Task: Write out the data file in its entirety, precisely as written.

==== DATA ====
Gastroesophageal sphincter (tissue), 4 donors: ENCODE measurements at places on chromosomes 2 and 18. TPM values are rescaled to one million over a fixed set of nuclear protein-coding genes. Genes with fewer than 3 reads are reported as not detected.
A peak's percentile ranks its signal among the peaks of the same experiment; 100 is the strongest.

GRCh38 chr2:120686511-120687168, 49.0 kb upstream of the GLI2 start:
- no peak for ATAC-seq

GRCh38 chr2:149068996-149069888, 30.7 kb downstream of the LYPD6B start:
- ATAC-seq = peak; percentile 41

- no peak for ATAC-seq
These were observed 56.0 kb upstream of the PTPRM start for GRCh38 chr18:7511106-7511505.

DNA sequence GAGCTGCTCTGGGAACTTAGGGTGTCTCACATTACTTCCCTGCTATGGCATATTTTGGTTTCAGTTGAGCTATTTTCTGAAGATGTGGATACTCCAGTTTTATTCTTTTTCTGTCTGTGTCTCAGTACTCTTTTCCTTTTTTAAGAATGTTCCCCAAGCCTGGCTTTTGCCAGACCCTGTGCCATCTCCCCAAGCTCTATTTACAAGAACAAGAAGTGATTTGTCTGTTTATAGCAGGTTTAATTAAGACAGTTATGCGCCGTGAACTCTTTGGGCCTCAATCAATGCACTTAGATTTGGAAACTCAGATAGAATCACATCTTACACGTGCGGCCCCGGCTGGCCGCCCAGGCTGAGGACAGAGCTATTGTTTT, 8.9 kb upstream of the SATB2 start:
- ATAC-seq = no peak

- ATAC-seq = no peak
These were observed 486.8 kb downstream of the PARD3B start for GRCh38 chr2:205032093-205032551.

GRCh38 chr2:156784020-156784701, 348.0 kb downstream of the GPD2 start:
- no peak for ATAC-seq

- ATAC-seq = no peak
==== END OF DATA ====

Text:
Gastroesophageal sphincter (tissue), 4 donors: ENCODE measurements at places on chromosomes 2 and 18. TPM values are rescaled to one million over a fixed set of nuclear protein-coding genes. Genes with fewer than 3 reads are reported as not detected.
A peak's percentile ranks its signal among the peaks of the same experiment; 100 is the strongest.

GRCh38 chr2:120686511-120687168, 49.0 kb upstream of the GLI2 start:
- no peak for ATAC-seq

GRCh38 chr2:149068996-149069888, 30.7 kb downstream of the LYPD6B start:
- ATAC-seq = peak; percentile 41

- no peak for ATAC-seq
These were observed 56.0 kb upstream of the PTPRM start for GRCh38 chr18:7511106-7511505.

DNA sequence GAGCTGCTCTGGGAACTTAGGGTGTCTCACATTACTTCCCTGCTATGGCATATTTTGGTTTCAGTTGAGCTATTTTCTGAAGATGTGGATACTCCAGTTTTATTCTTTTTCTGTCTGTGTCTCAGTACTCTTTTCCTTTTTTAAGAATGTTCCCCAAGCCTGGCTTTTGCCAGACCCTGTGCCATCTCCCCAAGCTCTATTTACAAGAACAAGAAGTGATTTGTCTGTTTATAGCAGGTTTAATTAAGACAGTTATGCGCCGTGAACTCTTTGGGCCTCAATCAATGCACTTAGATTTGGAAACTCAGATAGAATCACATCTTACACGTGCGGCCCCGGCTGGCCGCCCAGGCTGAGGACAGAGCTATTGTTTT, 8.9 kb upstream of the SATB2 start:
- ATAC-seq = no peak

- ATAC-seq = no peak
These were observed 486.8 kb downstream of the PARD3B start for GRCh38 chr2:205032093-205032551.

GRCh38 chr2:156784020-156784701, 348.0 kb downstream of the GPD2 start:
- no peak for ATAC-seq

- ATAC-seq = no peak